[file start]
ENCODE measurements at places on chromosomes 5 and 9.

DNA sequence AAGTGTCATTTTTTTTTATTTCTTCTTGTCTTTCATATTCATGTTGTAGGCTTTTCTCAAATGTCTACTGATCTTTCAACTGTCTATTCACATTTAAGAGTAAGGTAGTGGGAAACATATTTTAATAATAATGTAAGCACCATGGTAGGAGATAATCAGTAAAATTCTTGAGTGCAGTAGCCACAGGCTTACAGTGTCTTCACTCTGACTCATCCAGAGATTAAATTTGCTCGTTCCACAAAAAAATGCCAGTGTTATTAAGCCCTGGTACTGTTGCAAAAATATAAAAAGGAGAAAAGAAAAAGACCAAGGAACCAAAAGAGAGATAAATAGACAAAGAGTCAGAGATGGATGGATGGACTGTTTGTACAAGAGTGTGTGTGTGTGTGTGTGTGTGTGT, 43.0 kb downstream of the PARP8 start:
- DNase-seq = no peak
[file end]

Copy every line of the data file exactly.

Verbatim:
ENCODE measurements at places on chromosomes 5 and 9.

DNA sequence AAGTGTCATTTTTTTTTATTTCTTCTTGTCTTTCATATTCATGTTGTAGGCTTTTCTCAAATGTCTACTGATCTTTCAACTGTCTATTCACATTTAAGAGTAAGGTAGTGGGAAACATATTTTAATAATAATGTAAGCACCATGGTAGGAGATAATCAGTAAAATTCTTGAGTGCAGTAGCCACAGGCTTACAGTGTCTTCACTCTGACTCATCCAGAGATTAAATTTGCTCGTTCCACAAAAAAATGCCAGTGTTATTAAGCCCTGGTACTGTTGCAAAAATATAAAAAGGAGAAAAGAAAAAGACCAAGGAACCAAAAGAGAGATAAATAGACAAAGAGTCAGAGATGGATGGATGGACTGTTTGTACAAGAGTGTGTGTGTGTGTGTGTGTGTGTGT, 43.0 kb downstream of the PARP8 start:
- DNase-seq = no peak